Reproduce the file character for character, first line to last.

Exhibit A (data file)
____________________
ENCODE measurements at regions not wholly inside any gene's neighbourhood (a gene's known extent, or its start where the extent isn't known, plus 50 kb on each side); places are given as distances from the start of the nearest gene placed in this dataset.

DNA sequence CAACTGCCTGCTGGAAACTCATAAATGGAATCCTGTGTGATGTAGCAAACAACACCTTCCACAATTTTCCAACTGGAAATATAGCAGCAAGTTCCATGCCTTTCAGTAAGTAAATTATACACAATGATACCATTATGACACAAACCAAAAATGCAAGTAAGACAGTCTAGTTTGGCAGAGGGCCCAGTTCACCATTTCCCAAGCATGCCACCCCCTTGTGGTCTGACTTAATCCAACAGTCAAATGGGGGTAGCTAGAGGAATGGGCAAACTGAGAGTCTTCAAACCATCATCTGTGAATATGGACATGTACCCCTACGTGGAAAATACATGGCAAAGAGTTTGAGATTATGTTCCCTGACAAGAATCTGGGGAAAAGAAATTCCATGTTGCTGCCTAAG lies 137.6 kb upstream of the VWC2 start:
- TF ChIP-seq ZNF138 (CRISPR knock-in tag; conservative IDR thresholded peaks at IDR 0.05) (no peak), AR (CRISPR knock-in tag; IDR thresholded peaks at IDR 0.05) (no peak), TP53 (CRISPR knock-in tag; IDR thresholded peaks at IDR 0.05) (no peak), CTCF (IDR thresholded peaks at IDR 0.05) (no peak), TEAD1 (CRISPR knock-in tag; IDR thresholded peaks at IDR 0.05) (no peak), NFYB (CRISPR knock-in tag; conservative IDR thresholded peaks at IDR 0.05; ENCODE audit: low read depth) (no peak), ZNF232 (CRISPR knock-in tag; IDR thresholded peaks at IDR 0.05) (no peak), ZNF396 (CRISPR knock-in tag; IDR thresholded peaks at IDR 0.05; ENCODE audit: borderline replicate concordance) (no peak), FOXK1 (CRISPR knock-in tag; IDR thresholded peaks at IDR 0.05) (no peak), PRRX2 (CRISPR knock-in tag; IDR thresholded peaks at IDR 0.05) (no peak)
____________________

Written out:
ENCODE measurements at regions not wholly inside any gene's neighbourhood (a gene's known extent, or its start where the extent isn't known, plus 50 kb on each side); places are given as distances from the start of the nearest gene placed in this dataset.

DNA sequence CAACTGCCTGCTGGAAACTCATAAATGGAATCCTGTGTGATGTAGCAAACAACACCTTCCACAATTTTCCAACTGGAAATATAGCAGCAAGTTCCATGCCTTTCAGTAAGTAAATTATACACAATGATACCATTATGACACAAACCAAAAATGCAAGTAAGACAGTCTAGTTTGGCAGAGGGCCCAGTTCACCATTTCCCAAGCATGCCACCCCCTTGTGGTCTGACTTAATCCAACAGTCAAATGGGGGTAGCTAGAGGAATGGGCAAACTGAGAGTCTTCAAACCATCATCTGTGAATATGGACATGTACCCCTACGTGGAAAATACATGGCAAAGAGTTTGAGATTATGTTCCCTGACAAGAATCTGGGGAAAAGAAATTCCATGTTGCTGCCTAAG lies 137.6 kb upstream of the VWC2 start:
- TF ChIP-seq ZNF138 (CRISPR knock-in tag; conservative IDR thresholded peaks at IDR 0.05) (no peak), AR (CRISPR knock-in tag; IDR thresholded peaks at IDR 0.05) (no peak), TP53 (CRISPR knock-in tag; IDR thresholded peaks at IDR 0.05) (no peak), CTCF (IDR thresholded peaks at IDR 0.05) (no peak), TEAD1 (CRISPR knock-in tag; IDR thresholded peaks at IDR 0.05) (no peak), NFYB (CRISPR knock-in tag; conservative IDR thresholded peaks at IDR 0.05; ENCODE audit: low read depth) (no peak), ZNF232 (CRISPR knock-in tag; IDR thresholded peaks at IDR 0.05) (no peak), ZNF396 (CRISPR knock-in tag; IDR thresholded peaks at IDR 0.05; ENCODE audit: borderline replicate concordance) (no peak), FOXK1 (CRISPR knock-in tag; IDR thresholded peaks at IDR 0.05) (no peak), PRRX2 (CRISPR knock-in tag; IDR thresholded peaks at IDR 0.05) (no peak)